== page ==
# Two corners of a triangle have angles of # ( pi )/ 3 # and # ( pi ) / 4 #. If one side of the triangle has a length of # 1 #, what is the longest possible perimeter of the triangle?

Largest possible area of the triangle is 0.7888

The remaining angle:

I am assuming that length AB (1) is opposite the smallest angle.

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To find the longest possible perimeter of the triangle, you need to maximize the length of the third side.

Given that two angles of the triangle are π/3 and π/4, you can use the fact that the sum of the angles in a triangle is π radians (180 degrees) to find the measure of the third angle:

Third angle = π - (π/3) - (π/4)

With this third angle, you can now determine the longest possible perimeter by maximizing the length of the third side. Since one side of the triangle has a length of 1, the longest possible perimeter occurs when the third side is as long as possible.

By using trigonometric relationships (such as the Law of Sines), you can determine the length of the third side. However, for simplicity, the triangle with angles of π/3, π/4, and the third angle will be an isosceles triangle with equal sides opposite the equal angles.

Now, you can find the length of the third side using trigonometry:

cos(π/3) = Adjacent side / Hypotenuse cos(π/3) = 1 / (side opposite to π/3)

From this, you can find the length of the side opposite to π/3.

cos(π/3) = 1 / (side opposite to π/3) side opposite to π/3 = 1 / cos(π/3)

Similarly, you can find the length of the side opposite to π/4.

cos(π/4) = 1 / (side opposite to π/4) side opposite to π/4 = 1 / cos(π/4)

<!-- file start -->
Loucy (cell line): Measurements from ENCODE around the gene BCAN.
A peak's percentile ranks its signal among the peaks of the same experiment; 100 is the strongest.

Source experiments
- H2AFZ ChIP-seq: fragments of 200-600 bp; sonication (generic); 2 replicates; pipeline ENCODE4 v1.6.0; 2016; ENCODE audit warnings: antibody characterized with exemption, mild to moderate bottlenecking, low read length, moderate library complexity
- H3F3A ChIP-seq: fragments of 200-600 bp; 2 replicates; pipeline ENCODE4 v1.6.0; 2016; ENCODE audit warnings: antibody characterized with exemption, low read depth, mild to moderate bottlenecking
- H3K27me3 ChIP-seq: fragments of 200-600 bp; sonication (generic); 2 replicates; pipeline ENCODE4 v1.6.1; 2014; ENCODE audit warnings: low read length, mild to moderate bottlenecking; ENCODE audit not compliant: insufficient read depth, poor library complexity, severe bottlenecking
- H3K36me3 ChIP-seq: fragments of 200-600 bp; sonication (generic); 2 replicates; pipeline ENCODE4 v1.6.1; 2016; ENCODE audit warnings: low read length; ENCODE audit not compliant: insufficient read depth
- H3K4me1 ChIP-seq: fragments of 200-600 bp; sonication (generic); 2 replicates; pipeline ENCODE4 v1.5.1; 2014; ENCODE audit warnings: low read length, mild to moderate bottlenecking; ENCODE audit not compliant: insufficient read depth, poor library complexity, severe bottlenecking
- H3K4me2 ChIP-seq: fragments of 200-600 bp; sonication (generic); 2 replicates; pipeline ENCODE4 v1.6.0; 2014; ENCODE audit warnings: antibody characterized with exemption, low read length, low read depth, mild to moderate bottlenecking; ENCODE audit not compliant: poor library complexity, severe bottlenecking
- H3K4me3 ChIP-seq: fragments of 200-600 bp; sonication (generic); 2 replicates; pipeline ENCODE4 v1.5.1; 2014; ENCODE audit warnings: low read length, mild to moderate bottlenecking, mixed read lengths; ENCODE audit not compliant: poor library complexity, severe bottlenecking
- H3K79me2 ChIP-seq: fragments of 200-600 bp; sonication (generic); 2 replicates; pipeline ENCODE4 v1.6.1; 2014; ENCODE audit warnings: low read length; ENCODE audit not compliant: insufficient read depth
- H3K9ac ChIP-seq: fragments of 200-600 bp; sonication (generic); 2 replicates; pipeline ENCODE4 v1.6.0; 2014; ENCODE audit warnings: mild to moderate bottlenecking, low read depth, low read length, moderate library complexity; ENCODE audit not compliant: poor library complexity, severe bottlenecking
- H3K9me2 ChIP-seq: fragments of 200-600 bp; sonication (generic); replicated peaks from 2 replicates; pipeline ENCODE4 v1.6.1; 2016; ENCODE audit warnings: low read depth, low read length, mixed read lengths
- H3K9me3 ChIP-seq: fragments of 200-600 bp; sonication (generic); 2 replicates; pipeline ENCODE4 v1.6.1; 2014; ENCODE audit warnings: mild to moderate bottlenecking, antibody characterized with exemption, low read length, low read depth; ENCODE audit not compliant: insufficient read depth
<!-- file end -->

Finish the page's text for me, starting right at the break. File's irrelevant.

Now, you have the lengths of two sides of the triangle. Since the triangle is isosceles, the third side will also have the same length.

Calculate the length of the third side using the above calculations.

Once you have the lengths of all three sides, you can find the perimeter of the triangle by adding them together.

This perimeter will be the longest possible perimeter of the triangle.

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When evaluating a one-sided limit, you need to be careful when a quantity is approaching zero since its sign is different depending on which way it is approaching zero from. Let us look at some examples.

When evaluating a one-sided limit, you need to be careful when a quantity is approaching zero since its sign is different depending on which way it is approaching zero from. Let us look at some examples.

When evaluating a one-sided limit, you need to be careful when a quantity is approaching zero since its sign is different depending on which way it is approaching zero from. Let us look at some examples.

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